What is “complimenting your sexual abuse risk management system?”

A comprehensive best practices sexual abuse risk management system addresses many sexual abuse risks, including:

  • Prevention – comprehensive prevention controls make sexual abuse much less likely, acknowledging sexual abuse is inherently difficult to prevent;
  • Identification – appropriate behavior requirements and expectations make it much more likely sexual abuse won’t go unidentified for prolonged periods, increasing the harm caused to victims and, sometimes, reducing the number of victims; 
  • Response – organizations with an incident response plan are more likely to respond appropriately at the first suspicion of sexual abuse, preventing, at best, a delayed response and, at worst, allegations of a cover-up; 
  • Trust – organizations that can convincingly explain the concrete actions they take to back up their stated commitment to minor and vulnerable adult abuse safety are more likely to be trusted to keep children safe;
  • Disruption – organizations with an incident response plan are also less likely to see their employee’s lives and their organizations disrupted for potentially extended periods (even years) if sexual abuse is alleged or suspected;
  • Reputation – organizations using sexual abuse risk management best practices are convincing when they tell stakeholders how committed they are to child protection, which also ensures careers and organizational reputations are not destroyed if sexual abuse is suspected or alleged;
  • Legal – organizations that systematically verify their controls are effective and adapt them to change so they remain effective ensure allegations of negligence are far harder to sustain if the controls are unable to prevent sexual abuse;
  • Financial – organizations that manage prevention, legal, reputation, and disruption risks well reduce their short-term legal defense and settlement risk and the long-term risk of revenue drain that typically follows high-profile sexual abuse court cases or settlements.

Insurance complements a comprehensive sexual abuse risk management system when all the components of sexual abuse risk are effectively managed, so your insurer-appointed attorney has the ammunition they need to defend you effectively.  They also require less insurance to negotiate an early settlement if abuse is alleged because if you systematically protect children:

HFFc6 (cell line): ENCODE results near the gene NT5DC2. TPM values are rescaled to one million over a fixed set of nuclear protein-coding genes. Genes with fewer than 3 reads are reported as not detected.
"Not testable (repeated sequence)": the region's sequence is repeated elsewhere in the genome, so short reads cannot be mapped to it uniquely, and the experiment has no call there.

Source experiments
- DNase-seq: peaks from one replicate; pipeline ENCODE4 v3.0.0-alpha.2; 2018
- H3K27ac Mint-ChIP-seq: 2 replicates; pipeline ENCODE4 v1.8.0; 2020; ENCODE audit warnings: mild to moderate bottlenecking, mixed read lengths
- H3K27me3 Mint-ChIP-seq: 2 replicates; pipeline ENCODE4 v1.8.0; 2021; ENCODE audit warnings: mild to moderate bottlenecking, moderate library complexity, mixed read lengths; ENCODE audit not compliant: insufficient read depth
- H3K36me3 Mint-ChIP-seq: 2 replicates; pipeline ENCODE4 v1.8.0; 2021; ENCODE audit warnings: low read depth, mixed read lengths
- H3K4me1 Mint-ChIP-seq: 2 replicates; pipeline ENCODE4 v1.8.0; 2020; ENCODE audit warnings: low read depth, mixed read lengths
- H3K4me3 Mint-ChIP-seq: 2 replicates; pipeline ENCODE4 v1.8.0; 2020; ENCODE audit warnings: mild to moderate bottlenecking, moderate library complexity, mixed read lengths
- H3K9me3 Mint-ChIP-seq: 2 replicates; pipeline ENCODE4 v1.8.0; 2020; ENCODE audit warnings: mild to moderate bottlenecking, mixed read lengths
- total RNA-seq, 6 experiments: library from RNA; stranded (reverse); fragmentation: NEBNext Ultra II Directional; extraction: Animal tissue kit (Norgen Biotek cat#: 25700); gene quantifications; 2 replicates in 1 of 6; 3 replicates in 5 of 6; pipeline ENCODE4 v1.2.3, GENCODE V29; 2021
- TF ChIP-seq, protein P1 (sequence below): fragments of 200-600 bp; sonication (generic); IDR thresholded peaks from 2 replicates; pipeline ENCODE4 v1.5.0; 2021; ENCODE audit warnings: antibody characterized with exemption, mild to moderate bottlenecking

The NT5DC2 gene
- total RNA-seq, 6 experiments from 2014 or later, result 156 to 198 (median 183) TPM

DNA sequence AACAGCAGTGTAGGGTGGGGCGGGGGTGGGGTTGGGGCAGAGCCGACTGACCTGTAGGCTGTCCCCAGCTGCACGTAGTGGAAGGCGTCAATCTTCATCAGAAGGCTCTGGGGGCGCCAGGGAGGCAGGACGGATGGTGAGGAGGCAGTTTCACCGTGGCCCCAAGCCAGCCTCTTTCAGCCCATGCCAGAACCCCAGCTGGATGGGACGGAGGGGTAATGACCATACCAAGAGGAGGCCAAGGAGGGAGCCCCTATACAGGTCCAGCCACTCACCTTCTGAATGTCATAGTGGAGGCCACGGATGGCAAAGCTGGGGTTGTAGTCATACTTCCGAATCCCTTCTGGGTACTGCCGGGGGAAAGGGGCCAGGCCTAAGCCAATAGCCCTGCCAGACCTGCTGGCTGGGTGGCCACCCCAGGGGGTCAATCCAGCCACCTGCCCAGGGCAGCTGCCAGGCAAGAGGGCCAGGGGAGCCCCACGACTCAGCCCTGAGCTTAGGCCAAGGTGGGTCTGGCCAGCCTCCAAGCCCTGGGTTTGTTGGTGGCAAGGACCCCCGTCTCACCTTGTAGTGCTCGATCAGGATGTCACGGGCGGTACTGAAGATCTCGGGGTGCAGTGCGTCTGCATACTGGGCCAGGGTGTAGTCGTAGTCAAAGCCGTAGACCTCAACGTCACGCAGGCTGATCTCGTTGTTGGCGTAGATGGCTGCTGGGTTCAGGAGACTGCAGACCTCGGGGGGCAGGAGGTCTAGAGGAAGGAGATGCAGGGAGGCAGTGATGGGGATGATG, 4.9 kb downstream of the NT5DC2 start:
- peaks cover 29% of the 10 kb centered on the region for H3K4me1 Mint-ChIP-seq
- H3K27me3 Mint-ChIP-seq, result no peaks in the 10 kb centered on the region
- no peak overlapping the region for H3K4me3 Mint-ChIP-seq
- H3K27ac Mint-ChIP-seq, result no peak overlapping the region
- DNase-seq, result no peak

1. the abuse is identified quickly
  2. and responded to appropriately and
  3. the harm caused by abuse is minimized, so 
  4. negligence is more difficult to argue, and
  5. it’s far more challenging for a plaintiff’s attorney to attack your commitment to child protection
  6. or assault your reputation and rouse the ire of a jury so
  7. they are less likely to take you to court when some insurance and other softer targets are available.

So, before you buy or renew your SML insurance, consider whether you have a balanced sexual abuse risk management system, where insurance is complementary, or an unbalanced system, in which case buying insurance may be less important than balancing your system. 

Creating and Maintaining a Sexual Abuse Risk-Aware Culture: A Free Ten-Step Guide

Developing a sexual abuse risk-aware culture is the single most valuable thing you can do to protect the children and vulnerable adults in your care from sexual abuse.

Our free Ten-Step Guide is a practical introduction to the system that enables any organization to establish and maintain a sexual abuse risk-aware culture. 

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Post Author

Tim Jaggs

I am a Brit who now lives just outside San Francisco.  Though I have given up arguing for “football,” not “soccer,” I am still trying to decide whether football is better to watch than rugby – it’s a very close call – and if it’s OK to admit I enjoy baseball almost as much as cricket.

I have worked with organizations managing sexual abuse risk for over 15 years. 

I created BOKRIM to help people working with children, who often have little risk management experience, to use risk management best practices to protect children from sexual abuse and protect themselves from the consequences of failing to prevent sexual abuse.